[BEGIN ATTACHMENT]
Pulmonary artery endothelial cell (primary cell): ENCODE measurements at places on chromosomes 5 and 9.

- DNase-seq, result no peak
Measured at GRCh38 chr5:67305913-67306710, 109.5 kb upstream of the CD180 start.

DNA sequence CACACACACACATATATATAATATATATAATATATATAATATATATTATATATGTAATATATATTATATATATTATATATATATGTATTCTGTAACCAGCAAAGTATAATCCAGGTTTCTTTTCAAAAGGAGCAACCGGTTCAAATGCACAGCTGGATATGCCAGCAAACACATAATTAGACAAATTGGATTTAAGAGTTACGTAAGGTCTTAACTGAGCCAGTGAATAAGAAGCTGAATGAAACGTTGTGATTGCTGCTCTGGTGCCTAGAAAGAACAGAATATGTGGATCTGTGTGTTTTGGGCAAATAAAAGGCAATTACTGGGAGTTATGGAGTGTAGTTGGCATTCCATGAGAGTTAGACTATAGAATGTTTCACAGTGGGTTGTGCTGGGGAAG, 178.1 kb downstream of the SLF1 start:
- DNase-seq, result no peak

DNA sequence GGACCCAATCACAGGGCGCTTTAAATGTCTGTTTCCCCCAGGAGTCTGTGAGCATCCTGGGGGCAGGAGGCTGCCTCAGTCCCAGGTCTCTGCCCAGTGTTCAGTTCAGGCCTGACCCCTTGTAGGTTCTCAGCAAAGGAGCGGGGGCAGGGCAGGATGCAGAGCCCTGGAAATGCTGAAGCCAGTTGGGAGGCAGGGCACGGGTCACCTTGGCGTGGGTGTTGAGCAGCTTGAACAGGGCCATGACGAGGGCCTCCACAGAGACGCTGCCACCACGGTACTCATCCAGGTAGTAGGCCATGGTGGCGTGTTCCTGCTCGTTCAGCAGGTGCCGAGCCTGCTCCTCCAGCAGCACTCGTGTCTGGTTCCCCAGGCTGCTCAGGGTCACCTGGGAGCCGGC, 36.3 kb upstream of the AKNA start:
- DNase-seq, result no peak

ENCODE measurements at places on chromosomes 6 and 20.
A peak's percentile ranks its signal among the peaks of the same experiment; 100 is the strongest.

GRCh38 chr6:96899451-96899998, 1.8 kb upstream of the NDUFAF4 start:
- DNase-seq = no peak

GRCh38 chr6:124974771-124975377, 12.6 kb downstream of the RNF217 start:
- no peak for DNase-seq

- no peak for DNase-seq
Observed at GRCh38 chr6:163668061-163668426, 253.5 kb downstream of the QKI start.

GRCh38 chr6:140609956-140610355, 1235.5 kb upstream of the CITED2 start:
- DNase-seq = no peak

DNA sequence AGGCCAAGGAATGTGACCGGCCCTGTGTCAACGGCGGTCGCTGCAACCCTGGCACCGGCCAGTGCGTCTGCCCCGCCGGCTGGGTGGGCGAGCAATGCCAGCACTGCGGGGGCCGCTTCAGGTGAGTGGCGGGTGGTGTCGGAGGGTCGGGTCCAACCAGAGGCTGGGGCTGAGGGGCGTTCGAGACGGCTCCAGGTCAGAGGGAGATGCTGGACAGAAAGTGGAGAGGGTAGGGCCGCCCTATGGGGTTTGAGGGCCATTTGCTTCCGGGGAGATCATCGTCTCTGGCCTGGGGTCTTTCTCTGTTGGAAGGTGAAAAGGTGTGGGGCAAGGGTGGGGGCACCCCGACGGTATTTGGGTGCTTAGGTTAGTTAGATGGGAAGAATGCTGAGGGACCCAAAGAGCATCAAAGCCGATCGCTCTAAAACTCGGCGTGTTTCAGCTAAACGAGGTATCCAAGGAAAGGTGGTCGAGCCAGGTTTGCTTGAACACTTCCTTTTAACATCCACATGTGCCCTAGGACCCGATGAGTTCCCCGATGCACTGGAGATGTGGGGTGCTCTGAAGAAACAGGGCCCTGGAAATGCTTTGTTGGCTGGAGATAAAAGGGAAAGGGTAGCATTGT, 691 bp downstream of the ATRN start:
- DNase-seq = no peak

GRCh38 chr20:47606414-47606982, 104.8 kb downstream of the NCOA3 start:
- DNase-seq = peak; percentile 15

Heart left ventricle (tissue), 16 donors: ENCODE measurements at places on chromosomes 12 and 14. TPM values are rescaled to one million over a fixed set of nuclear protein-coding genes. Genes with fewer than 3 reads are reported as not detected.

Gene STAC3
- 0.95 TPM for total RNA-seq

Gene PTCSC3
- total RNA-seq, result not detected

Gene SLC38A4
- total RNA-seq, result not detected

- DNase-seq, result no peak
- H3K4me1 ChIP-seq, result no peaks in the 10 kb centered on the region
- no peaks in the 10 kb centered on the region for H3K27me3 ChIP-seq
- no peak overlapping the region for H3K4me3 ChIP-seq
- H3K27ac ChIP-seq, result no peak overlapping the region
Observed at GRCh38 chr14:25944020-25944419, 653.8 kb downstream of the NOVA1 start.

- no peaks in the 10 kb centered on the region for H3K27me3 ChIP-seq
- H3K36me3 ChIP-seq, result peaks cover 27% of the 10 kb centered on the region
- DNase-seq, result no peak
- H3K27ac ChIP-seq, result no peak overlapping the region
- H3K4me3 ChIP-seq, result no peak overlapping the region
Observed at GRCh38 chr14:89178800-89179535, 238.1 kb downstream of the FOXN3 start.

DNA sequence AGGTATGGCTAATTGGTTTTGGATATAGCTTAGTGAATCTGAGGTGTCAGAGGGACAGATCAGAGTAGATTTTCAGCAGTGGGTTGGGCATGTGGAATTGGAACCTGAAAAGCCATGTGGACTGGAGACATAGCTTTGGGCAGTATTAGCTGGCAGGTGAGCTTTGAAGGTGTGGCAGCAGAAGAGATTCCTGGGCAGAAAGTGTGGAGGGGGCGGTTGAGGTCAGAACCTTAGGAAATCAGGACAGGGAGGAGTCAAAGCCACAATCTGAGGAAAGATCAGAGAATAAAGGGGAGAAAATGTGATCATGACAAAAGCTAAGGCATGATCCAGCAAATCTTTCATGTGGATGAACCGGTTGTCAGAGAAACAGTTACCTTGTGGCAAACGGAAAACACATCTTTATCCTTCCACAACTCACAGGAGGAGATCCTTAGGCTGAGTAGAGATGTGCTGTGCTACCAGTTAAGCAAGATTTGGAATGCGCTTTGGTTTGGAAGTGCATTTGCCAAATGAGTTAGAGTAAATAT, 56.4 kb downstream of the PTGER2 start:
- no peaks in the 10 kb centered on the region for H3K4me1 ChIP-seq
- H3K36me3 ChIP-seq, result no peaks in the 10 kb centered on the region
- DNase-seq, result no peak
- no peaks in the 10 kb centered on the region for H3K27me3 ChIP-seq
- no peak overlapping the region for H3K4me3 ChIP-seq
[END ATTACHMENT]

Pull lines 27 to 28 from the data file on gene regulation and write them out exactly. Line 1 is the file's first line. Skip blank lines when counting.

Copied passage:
Gene SLC38A4
- total RNA-seq, result not detected